As Legal Aid public defender Kelvin Richards, a Liberian enters the North Shore City Council race

By Sydney Kashiwagi | |

Kelvin Richards is a resident of New Brighton and works as a public defender for Legal Aid Society.

STATEN ISLAND — Public Defender and New Brighton resident Kelvin Richards wants to take his experience in the courtroom to serve as an advocate for North Shore residents as its next City Council member.

He said his passion for public service began when he was in a refugee camp in Ghana after he and his family fled from conflict from the Liberian civil war. He said watching United Nations aid workers help other refugees in camp inspired him to give back.

Richards immigrated to the North Shore in 2003 and quickly assimilated into the borough’s Liberian American community before he set off to pursue a legal career.

He started off his career in Minnesota before he returned to New York City in 2013 to work for legal aid as a public defender.

“I intend to continue the journey from the courthouse to City Hall to advocate for the North Shore,” He said. “I want to advocate on behalf of the North Shore to bring more funding to this district, to improve transportation, to improve education and to improve the economic development of the North Shore.”

If elected, Richards said he wants to work with the Department of Transportation to improve traffic on the North Shore, ensure North Shore students graduate from high school and strike a balance between development and investing in small businesses and creating affordable housing.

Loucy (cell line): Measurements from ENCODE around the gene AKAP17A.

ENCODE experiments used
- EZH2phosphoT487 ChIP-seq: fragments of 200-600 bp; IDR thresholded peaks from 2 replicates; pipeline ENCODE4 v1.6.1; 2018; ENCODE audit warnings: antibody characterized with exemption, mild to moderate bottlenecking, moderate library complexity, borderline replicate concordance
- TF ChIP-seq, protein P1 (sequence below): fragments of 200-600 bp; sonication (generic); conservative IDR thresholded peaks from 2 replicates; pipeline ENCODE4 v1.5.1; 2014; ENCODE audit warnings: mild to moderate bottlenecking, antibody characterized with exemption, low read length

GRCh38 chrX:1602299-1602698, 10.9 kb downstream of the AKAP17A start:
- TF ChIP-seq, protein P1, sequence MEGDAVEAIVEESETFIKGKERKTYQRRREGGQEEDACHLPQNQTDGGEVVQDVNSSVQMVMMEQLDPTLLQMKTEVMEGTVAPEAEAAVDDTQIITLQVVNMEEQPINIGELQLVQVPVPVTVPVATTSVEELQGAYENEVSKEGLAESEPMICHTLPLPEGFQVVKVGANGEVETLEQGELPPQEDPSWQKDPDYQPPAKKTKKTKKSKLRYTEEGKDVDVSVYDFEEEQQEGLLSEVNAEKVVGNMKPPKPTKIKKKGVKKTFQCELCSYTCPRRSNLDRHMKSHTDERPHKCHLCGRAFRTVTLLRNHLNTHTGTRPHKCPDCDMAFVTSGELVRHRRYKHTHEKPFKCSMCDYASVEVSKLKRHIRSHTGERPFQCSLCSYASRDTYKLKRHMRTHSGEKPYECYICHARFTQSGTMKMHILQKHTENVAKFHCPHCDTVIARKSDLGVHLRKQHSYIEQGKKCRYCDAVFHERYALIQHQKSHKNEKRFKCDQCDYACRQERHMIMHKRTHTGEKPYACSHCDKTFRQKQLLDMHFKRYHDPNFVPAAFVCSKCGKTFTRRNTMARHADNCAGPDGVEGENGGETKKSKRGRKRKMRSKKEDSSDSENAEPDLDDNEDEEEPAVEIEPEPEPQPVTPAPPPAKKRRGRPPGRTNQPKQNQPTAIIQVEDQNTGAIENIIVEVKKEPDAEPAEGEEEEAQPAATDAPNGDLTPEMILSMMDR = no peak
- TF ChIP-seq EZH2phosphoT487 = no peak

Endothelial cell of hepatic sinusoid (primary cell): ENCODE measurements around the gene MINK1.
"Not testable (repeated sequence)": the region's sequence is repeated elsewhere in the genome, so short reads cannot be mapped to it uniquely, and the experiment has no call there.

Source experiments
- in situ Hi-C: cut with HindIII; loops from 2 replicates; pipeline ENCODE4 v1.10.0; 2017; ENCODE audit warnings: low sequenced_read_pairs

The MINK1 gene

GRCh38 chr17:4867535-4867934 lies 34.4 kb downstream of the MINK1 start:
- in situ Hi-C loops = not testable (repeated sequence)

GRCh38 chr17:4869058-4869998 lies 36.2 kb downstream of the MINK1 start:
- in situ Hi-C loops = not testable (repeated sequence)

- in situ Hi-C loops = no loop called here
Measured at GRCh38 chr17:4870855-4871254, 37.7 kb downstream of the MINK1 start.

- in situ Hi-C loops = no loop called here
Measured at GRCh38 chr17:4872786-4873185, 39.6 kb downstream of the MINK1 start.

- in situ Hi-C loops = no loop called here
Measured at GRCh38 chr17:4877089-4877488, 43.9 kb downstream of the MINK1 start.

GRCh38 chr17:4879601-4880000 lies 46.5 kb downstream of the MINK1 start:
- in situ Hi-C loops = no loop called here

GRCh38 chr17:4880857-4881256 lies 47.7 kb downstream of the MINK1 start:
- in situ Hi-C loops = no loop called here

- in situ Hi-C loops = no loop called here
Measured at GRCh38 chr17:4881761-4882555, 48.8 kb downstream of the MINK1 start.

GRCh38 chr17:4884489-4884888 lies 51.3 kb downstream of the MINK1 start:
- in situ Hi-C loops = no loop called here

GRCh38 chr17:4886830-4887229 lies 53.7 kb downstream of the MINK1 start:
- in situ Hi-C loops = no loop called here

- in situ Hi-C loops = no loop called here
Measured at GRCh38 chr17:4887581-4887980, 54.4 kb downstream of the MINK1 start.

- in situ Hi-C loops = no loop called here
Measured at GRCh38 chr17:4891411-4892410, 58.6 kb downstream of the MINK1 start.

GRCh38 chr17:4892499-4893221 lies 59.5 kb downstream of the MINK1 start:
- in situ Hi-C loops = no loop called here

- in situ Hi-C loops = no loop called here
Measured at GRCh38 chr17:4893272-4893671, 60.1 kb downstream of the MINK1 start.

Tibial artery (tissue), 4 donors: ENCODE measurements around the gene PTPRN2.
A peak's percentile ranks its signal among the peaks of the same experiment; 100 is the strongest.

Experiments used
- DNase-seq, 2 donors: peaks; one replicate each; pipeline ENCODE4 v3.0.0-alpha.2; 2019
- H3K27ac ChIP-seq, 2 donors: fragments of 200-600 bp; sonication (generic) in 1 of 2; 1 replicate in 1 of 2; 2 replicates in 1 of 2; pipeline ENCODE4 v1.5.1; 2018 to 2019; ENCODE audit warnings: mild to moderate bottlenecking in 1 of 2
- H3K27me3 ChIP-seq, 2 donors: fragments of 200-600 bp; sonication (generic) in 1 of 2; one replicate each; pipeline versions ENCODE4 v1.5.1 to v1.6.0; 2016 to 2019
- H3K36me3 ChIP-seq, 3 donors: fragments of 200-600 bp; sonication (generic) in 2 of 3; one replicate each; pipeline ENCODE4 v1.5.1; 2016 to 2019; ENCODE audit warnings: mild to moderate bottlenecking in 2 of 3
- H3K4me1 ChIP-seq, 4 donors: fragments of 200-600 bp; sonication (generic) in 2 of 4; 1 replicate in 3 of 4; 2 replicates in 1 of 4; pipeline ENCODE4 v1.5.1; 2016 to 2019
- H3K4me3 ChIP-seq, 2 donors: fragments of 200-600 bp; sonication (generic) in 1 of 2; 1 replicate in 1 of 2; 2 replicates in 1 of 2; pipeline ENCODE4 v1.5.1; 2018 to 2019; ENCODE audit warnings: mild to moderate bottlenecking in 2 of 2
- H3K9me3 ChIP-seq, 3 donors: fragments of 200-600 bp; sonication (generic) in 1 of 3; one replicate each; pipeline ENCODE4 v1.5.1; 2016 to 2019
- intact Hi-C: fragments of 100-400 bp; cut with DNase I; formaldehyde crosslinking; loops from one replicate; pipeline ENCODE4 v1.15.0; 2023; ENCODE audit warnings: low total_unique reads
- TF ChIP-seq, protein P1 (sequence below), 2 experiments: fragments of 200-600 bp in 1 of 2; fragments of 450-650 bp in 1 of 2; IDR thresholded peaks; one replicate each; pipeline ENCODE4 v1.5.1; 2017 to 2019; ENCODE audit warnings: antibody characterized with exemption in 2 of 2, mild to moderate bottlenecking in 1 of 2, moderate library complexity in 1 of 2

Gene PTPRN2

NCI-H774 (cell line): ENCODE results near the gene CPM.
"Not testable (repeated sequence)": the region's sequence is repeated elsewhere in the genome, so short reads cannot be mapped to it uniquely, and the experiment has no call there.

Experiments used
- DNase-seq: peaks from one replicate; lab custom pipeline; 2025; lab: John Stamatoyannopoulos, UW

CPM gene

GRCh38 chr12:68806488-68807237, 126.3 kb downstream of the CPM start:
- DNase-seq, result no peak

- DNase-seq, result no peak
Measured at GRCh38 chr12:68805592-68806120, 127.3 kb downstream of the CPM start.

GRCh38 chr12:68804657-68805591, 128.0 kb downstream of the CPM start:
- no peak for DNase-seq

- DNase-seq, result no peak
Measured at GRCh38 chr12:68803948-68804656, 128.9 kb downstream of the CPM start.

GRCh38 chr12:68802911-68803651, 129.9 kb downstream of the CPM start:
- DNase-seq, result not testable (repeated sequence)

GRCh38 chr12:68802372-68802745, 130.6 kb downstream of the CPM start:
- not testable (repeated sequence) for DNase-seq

Before he decided to run for Councilwoman Debi Rose’s soon-to-be-vacant City Council seat she will be term-limited out of come 2021, Richards led a number of community petitions that forced the city to make needed upgrades to North Shore.

One petition Richards launched got the city to bring more speed bumps to Park Hill, another led to the installation of turf on the Stapleton playground.

As a public defender, he said he has been on the front lines of the opioid crisis and helped get struggling addicts into treatment programs and get clean.

“I’m the better candidate because I have a passion for public service, I have the credentials and I’ve done work in the community and I’m always working to improve the lives of people around me,” he said.

The race for Rose’s seat is getting off to a crowded start, with four Democratic candidates already stepping up to try to claim it come 2021.

North Shore resident Philippe Marius, the twin brother of Richard-Olivier Marius, the first Democrat to announce plans to challenge Rep. Max Rose in the Democratic primary, is running for the North Shore City Council seat.


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